(a,b) Resveratrol-treated Tg MJD mice showed a significant better performance in constant velocity (5 r.p.m.) and accelerated (from 4 to 40 r.p.m.) rotarods, since the second week of treatment (eighth week after birth), compared with vehicle-treated Tg MJD mice. (c) Beam walking test with two square beams (18 or 9 mm width) and two round beams (9 or 6 mm diameter), demonstrating an amelioration of the motor performance promoted by resveratrol. (d) SIRT1 mRNA levels are decreased in Tg MJD animals (Tg-Vehicle) in comparison with WT mice (WT). SIRT1 mRNA levels are re-established with 8 weeks of daily treatment with 10 mg kg−1 body weight of resveratrol (Tg-Resveratrol). Data represent mean±s.e.m. (ac) NS, nonsignificant; *P<0.05, **P<0.01 and ***P<0.001 compared with Tg vehicle-treated mice. Two-way analysis of variance (ANOVA) with Bonferroni’s post-hoc test. Unpaired Student’s t-test. n=8–9. (d) Data represent mean±s.e.m. NS. P>0.05 and **P<0.01. Relative to WT mice. One-way ANOVA with Bonferroni’s post-hoc test. WT: n=6; Tg-Vehicle: n=5; Tg-Resveratrol: n=5.

Altogether, these results suggest that resveratrol could be a potential pharmacological therapy to treat MJD patients.

Discussion

In the present study we provide strong evidence demonstrating that CR robustly alleviates the neuropathology in two MJD mouse models (Tg and lentiviral MJD models) and rescues the motor impairments by a mechanism involving the upregulation of SIRT1, and consequent inhibition of neuroinflammation and activation of autophagy.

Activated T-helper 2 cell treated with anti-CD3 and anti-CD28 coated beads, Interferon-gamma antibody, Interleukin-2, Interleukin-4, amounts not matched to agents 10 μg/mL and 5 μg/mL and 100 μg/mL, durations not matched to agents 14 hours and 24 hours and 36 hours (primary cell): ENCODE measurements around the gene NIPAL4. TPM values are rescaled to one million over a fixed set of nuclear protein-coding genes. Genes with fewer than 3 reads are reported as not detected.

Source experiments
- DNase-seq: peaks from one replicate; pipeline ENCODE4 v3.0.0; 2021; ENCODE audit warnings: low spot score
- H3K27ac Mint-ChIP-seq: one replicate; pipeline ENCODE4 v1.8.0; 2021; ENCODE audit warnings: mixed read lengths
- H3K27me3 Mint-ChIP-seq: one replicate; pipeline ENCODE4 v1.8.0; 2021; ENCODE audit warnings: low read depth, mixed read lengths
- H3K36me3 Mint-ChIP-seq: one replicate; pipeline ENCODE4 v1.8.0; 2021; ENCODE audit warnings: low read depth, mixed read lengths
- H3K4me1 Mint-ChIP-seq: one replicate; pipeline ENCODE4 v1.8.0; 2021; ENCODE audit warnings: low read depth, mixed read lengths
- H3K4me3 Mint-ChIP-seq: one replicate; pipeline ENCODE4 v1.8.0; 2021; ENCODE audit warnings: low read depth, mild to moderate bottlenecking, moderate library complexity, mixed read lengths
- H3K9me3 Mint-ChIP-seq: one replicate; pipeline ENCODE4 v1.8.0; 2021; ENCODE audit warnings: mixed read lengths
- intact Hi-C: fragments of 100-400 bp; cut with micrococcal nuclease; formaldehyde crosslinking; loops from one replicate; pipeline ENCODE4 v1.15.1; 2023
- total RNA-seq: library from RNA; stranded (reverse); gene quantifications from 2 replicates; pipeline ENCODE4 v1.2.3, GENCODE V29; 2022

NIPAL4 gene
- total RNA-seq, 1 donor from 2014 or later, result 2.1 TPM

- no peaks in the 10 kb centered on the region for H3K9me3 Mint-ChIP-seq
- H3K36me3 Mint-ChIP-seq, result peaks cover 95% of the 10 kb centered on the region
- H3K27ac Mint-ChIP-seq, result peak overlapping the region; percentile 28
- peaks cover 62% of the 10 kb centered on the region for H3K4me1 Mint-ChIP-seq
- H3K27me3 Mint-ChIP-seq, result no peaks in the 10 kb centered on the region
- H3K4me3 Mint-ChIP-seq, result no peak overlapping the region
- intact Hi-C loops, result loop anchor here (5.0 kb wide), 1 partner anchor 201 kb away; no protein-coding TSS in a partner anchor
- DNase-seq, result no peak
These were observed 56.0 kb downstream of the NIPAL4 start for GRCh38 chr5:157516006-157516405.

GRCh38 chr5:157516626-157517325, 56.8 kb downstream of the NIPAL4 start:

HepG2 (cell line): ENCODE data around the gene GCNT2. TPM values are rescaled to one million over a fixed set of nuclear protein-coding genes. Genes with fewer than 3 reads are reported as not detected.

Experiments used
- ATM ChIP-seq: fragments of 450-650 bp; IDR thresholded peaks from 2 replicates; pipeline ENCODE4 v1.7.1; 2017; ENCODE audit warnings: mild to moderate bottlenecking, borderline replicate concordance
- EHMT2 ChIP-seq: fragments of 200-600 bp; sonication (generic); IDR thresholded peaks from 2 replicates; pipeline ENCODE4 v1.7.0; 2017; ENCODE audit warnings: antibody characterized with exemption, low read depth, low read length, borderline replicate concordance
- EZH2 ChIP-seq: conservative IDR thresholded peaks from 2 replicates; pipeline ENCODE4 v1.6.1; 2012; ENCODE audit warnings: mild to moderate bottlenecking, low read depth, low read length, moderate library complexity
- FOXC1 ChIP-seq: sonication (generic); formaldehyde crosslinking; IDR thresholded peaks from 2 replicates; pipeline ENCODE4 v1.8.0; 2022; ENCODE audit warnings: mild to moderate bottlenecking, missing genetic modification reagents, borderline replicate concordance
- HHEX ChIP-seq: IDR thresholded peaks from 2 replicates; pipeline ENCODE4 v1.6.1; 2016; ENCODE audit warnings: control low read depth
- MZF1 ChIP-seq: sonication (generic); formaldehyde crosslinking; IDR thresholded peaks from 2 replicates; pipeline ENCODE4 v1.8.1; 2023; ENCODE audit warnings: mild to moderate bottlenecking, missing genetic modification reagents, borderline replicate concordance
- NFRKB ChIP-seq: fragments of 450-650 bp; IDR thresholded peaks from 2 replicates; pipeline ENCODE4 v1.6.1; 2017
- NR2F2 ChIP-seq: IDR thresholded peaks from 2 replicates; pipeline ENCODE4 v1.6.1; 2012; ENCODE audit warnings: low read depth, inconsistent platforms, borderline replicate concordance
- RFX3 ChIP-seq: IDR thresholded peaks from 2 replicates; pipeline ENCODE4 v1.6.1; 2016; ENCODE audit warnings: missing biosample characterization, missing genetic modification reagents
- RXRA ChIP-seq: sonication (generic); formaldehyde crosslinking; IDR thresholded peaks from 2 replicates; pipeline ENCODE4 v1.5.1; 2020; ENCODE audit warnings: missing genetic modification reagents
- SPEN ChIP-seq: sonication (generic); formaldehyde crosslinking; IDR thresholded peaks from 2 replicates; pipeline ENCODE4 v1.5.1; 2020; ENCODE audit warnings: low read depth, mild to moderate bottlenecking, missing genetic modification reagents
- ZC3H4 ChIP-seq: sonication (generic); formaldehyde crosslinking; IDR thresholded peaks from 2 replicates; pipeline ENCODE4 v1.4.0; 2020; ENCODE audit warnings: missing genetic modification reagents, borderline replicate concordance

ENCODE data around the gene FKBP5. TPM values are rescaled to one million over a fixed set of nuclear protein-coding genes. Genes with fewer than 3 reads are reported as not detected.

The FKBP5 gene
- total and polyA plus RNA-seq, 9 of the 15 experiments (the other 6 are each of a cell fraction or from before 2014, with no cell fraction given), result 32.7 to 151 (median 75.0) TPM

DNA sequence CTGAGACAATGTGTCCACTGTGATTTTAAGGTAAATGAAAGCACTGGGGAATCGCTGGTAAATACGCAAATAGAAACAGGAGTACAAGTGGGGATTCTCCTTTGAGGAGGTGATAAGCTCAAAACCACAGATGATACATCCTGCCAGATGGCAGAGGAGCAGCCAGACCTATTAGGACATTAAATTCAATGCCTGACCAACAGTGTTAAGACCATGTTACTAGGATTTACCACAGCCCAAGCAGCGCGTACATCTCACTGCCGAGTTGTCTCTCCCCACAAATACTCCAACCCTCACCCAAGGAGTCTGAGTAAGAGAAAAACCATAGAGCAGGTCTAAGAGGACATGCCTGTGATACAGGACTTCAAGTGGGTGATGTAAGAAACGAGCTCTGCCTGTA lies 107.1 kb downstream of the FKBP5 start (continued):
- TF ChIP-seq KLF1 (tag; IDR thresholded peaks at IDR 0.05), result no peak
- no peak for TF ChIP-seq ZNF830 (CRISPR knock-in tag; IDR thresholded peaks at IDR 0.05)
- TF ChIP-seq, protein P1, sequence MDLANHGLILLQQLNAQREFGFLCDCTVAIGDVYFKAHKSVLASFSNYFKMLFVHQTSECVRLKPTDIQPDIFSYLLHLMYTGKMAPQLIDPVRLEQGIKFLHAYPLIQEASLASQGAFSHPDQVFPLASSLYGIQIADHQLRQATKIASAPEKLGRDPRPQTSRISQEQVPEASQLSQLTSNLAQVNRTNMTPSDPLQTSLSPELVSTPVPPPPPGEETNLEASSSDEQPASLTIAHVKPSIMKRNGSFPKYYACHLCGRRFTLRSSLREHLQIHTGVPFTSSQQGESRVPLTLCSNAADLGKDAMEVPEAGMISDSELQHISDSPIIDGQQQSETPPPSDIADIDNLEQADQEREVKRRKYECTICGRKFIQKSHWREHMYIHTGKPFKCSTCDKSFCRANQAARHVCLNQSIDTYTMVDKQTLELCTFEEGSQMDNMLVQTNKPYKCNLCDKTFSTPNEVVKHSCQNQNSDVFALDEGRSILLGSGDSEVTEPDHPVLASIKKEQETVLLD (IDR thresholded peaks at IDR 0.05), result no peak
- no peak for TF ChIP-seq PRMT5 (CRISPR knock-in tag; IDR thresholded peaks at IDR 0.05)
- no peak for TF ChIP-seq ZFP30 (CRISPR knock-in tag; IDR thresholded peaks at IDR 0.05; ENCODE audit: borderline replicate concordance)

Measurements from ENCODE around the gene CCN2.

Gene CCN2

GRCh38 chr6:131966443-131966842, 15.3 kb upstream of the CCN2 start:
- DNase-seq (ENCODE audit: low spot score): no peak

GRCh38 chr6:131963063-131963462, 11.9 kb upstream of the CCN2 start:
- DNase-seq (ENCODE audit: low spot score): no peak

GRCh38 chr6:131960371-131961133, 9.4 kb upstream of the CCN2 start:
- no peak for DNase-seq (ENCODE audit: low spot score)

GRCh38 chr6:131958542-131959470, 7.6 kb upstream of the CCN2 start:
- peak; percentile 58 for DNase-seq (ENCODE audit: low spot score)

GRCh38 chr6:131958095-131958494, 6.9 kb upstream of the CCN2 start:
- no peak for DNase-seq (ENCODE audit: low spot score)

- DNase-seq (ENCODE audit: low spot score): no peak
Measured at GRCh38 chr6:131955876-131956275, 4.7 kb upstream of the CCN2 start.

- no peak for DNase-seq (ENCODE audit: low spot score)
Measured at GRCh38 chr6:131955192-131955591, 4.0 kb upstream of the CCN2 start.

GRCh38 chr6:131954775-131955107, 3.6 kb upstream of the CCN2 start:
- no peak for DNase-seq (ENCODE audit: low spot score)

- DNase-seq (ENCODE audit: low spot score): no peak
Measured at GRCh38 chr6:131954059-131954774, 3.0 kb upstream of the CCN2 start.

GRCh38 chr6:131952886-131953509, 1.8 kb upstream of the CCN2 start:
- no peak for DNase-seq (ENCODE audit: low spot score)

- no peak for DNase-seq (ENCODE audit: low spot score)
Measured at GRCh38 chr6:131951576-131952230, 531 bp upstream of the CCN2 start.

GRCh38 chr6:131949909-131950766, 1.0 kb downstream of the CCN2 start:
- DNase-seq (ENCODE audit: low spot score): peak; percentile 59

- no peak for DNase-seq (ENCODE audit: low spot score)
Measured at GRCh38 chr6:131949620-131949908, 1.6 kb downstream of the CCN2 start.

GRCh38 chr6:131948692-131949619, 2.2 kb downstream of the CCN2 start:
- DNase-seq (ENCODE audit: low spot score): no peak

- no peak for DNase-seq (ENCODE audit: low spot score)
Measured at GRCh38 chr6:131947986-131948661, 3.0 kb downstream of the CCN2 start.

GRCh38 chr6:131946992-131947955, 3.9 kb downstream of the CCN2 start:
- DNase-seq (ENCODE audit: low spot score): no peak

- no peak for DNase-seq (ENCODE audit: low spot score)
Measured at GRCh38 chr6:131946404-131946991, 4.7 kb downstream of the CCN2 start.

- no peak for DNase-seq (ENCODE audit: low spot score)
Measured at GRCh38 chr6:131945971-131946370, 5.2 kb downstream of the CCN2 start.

The cerebellum is one of the brain regions where neuropathology is most prominent in MJD and cerebellar damages cause motor incoordination, explaining the disabling clinical features of MJD5. The MJD Tg mice that we used in this study36 display a specific expression of the mutant ataxin-3 in Purkinje cells of the cerebellar cortex. Mice of this MJD model exhibit cerebellar atrophy and an early pronounced ataxic motor behaviour. We started the study after the development of the ataxic behaviour—in other words, in a postsymptomatic stage of the disease. In the present work, we show, with several behavioural tests, that CR strongly ameliorates the severe motor deficits of this Tg mouse model of MJD. Furthermore, in comparison with the AL-fed MJD mice, we observed that CR also decreases the neuropathology features of these mice, namely mediating an amelioration of cerebellar atrophy, molecular and granular layer thickness in the cerebellar cortex, while promoting a significant decrease in the aggregated and soluble forms of mutant ataxin-3 in Purkinje cells and in the cerebellar tissue. We suggest that the Purkinje cell preservation observed in calorie-restricted MJD mice resulted from the decrease in mutant ataxin-3 toxicity and this may explain the preserved larger molecular and granular layers thickness in comparison with AL-fed animals. Moreover, we also evaluated the effects in the striatal lentiviral model of MJD. In this model of MJD, we stereotaxically inject lentiviral vectors encoding for a mutated form of ataxin-3 in the striatum of 5-week-old mice, inducing neuropathology from the second week on, including striatal mutant ataxin-3 inclusions, synaptic loss and astrogliosis3,6,7,8,9. In the CR and in the SIRT1 lentiviral overexpression experiments using this model of the disease, we started the treatments at an early stage of the disease, namely before the development of the aforementioned alterations, complementing the observations made with the previous mouse model of the disease. Therefore, using two complementary MJD mouse models, we observed that CR and SIRT1 overexpression ameliorate the neuropathology in two stages of the disease: postsymptomatic and at an initial stage.